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Melrose Minute: 5 greatest defensemen

Sunday, 10.23.2011 / 8:19 PM
Melrose Minute
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Melrose Minute
Melrose Minute: 5 greatest defensemen
Former NHL head coach and player Barry Melrose starts a new gig this season: He will be blogging for NHL.com throughout the 2011-2012 season.

Scorers get the glory, but defensemen are often the backbone of a team -- and some of the greatest players in the League's history have been on the blue line. Here are my five greatest defensemen of all time:

5. Paul Coffey

Maybe, if you look at the list, maybe he's not a great defensive defenseman, but his numbers are staggering. He's got 396 goals, 1,531 points and he was a plus-294 in his career. He won four Stanley Cups and played in the Final seven times. He was great on the power play. He was arguably one of the greatest skaters that ever played our game. I've looked at other guys like Denis Potvin, Larry Robinson, Brad Park, or Brian Leetch, but I just couldn't overlook Paul Coffey's offensive numbers and the fact that he won all those Stanley Cups.

Paul Coffey racked up four Stanley Cups to go with his 396 goals and 1,531 points over a 21-year NHL career. (Photo: Getty Images)
In Edmonton, Gretzky and all those forwards needed a defenseman like Coffey. He opened up so much room for them. For that free-wheeling offense Edmonton had, they needed that defenseman that joined the rush and was dangerous, and Coffey was the perfect defenseman for that style of play. In Pittsburgh he went to an offensive team, and the same when he went to Detroit. It's no use putting a thoroughbred with fallow horses, so he was always with wide open offensive teams. That's one of the reasons his numbers are great, but those types of teams fit his style. The coaches on those teams were smart enough to realize what they had and they didn't try to change him. They let him go and he was dangerous. On 5-on-5 he was dangerous, shorthanded, on the power play -- he was scary. With him Edmonton's power play was even scarier. Yeah, Gretzky was on it, Messier was on it, Kurri was on it, but Coffey was usually the guy bringing the puck up the ice on the power play.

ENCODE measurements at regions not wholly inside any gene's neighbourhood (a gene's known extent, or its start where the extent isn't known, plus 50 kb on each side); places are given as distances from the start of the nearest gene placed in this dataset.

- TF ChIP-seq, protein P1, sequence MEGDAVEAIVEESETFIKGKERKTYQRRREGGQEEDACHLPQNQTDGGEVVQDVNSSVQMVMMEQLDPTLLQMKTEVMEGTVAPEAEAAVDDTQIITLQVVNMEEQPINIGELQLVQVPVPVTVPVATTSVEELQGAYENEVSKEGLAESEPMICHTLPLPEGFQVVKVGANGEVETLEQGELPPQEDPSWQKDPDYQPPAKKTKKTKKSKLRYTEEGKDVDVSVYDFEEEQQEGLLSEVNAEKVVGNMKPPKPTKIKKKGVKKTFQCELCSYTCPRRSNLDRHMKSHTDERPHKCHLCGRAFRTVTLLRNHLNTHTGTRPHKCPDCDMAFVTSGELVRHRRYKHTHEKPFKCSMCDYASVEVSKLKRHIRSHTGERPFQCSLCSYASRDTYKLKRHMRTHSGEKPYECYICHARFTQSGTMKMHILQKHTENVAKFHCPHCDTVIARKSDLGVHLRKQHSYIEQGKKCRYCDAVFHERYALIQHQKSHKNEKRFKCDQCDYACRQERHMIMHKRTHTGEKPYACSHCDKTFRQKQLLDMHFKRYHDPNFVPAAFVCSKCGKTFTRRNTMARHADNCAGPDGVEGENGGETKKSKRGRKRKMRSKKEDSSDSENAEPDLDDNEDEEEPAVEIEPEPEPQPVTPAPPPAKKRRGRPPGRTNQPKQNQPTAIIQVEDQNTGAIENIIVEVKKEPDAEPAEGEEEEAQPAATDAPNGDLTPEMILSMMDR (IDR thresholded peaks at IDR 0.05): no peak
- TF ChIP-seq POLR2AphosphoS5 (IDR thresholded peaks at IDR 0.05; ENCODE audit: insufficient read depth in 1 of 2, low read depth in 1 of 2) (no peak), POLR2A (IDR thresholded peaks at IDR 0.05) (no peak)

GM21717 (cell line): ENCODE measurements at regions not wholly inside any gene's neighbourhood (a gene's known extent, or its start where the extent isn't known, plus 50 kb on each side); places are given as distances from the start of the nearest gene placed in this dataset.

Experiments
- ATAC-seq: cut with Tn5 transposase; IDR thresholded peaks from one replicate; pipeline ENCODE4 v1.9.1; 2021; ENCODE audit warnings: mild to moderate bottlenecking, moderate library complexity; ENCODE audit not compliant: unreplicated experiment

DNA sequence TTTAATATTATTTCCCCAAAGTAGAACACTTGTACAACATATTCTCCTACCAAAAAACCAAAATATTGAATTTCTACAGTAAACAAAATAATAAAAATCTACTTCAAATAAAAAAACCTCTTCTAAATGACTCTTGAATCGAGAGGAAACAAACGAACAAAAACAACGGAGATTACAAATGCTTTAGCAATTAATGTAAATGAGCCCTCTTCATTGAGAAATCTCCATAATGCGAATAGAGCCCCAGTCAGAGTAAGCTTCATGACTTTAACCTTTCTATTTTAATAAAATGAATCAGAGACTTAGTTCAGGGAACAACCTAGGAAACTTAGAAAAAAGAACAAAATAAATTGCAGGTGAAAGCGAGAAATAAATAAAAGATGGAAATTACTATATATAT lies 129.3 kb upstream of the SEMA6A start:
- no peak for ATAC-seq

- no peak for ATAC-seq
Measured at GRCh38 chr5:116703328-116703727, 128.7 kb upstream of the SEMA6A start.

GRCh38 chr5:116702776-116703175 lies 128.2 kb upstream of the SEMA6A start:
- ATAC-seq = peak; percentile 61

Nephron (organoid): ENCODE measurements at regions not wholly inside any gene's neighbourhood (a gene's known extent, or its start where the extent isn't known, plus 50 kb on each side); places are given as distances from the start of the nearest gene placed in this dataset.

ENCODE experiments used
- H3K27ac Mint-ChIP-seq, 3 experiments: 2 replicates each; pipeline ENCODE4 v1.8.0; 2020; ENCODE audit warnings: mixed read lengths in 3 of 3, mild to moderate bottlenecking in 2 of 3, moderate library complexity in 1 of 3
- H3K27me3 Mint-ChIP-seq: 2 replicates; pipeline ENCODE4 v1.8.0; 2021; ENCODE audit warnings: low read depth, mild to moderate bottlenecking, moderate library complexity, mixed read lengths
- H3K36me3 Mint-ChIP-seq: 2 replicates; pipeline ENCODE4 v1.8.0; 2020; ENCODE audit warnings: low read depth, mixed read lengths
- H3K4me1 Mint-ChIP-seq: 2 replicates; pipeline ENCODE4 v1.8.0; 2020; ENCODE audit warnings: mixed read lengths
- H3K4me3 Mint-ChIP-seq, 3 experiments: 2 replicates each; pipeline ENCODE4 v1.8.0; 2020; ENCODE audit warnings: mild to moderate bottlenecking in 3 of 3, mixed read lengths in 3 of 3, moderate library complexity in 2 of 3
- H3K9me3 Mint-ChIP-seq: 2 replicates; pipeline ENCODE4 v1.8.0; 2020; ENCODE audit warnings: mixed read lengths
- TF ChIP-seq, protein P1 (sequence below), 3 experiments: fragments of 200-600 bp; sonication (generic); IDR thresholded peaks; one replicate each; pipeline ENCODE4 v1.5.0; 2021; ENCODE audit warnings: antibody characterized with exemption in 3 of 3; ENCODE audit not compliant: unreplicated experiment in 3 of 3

4. Nicklas Lidstrom

He might move up on this list the more he plays. He just reached 1,500 games, he's got 255 goals, 1,112 points, four Stanley Cups, he was great on the international stage at the Worlds and the Olympics, and he was a high plus-player. He always plays against the opponent's top forward and he always shuts the guy down. He's got great playoff numbers. Just a phenomenal player. He's never hurt, he's very durable, he's just so good at everything. He doesn't have a weakness.

The funny part is, apart from Bobby Orr, all the guys on this list played a long time. But Nicky, playing in this era with as many games as Detroit played -- don't forget, Detroit usually played at least 20 playoff games every year, too -- his offseason was very short. Still, the guy could do anything. He killed penalties, he could play the power play, he could play a speed game, he could play a grind and checking game. He just didn't have a weakness. You could say Coffey had a weakness -- he wasn't a great defensive defenseman. Lidstrom isn't as good as Coffey offensively, but he's still a great offensive defenseman and he's one of the greatest defensive defensemen we've ever seen.

3. Ray Bourque